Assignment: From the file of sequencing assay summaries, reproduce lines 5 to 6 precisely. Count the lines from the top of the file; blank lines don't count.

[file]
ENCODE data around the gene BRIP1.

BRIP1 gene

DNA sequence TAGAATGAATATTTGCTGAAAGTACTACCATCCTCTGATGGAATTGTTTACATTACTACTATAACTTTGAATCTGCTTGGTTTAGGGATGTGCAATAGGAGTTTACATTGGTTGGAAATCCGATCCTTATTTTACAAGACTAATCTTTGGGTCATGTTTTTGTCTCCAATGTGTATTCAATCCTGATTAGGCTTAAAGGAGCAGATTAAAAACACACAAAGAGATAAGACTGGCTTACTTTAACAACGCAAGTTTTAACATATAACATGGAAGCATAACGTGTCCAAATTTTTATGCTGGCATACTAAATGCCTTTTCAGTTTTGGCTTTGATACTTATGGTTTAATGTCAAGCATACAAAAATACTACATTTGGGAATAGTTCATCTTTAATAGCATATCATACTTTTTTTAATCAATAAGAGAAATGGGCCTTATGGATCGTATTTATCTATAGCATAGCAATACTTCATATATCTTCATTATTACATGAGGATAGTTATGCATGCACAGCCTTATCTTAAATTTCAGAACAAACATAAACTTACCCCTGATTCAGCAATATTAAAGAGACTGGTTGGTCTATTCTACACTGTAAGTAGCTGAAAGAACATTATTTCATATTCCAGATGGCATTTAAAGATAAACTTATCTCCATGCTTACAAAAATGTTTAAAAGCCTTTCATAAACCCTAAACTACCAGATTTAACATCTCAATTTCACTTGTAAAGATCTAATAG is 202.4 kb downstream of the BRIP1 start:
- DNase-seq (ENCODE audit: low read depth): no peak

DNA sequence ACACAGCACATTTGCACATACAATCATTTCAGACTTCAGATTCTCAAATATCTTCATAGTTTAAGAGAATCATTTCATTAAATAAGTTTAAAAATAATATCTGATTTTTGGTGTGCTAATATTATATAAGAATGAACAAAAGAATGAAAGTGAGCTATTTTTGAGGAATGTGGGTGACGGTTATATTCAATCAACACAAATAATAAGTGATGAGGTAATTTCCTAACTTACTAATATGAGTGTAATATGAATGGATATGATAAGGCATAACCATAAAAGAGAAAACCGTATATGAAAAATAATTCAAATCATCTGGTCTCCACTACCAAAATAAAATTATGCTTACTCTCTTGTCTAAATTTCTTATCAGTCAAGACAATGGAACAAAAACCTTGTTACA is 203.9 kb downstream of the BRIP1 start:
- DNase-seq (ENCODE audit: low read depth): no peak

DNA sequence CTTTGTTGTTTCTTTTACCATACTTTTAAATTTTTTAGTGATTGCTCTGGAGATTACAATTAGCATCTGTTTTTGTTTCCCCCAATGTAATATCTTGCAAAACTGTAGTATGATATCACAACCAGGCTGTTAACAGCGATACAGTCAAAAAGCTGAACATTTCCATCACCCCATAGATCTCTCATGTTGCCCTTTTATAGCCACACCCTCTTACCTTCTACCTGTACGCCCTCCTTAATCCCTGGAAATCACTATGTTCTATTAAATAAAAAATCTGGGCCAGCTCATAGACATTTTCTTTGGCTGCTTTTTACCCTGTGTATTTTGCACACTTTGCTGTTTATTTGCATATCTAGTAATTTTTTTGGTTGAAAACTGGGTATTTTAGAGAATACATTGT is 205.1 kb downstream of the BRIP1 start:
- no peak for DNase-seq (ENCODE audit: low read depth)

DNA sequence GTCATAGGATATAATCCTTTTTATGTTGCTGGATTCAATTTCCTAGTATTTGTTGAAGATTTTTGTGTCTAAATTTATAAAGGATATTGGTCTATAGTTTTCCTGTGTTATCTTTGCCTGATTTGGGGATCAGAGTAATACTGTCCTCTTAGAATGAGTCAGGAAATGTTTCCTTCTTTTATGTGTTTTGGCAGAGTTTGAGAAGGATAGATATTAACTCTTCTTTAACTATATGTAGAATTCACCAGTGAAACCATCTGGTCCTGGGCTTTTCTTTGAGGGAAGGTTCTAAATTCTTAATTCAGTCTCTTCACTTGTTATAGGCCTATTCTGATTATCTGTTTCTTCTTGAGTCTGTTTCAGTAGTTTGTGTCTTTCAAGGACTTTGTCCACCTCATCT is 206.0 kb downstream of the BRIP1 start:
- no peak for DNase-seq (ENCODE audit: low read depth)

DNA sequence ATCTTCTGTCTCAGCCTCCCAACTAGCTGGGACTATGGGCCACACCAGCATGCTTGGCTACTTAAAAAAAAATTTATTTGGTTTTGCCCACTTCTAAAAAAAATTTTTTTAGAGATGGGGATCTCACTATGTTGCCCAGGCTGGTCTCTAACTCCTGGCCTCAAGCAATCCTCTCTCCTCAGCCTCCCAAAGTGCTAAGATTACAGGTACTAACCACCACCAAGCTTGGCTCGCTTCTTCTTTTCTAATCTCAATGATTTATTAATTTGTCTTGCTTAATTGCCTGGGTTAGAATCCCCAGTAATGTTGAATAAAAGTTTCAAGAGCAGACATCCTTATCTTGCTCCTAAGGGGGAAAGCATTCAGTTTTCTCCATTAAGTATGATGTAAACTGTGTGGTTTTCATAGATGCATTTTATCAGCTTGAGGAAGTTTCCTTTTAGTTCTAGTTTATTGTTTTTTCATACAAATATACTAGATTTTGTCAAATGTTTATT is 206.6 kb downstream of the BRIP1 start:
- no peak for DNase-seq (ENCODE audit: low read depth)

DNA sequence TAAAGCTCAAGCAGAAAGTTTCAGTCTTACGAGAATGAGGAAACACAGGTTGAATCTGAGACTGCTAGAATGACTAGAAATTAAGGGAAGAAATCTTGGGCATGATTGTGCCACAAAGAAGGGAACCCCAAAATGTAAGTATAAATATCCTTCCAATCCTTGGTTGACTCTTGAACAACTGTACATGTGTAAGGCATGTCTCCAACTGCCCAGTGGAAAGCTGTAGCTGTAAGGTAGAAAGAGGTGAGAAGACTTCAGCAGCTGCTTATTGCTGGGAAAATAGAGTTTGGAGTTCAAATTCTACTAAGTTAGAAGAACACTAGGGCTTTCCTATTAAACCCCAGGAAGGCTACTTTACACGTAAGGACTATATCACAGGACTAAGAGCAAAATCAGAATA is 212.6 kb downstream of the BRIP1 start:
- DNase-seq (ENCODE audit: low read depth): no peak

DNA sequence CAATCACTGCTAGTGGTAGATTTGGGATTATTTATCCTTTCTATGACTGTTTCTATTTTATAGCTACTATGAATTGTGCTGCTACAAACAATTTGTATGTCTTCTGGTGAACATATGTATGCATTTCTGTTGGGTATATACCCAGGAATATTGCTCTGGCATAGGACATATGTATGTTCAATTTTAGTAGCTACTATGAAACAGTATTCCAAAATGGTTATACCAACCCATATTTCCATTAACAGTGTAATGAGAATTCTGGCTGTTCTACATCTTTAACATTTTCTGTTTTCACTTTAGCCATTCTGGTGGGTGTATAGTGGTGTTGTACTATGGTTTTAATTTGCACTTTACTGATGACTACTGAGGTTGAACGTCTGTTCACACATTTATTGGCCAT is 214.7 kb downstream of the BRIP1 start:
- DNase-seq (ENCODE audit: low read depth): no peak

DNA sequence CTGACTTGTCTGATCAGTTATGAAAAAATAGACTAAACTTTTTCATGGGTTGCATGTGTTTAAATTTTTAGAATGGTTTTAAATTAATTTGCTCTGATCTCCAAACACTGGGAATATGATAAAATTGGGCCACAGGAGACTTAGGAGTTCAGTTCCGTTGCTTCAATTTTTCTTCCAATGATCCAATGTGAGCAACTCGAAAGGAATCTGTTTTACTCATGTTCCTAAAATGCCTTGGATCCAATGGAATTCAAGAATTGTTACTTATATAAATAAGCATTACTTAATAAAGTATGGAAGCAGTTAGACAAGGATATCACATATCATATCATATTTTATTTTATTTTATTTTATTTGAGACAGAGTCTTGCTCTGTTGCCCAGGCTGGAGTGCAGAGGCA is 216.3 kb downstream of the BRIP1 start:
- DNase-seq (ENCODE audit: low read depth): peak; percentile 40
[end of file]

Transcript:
DNA sequence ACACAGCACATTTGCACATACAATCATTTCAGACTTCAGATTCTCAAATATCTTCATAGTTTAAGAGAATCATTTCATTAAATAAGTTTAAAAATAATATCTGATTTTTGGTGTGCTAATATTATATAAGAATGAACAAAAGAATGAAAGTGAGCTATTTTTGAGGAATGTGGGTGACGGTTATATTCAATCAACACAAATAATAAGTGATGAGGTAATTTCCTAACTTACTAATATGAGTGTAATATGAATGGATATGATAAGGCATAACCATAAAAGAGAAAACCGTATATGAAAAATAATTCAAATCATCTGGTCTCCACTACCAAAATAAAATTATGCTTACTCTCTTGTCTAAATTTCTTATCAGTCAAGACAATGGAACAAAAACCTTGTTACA is 203.9 kb downstream of the BRIP1 start:
- DNase-seq (ENCODE audit: low read depth): no peak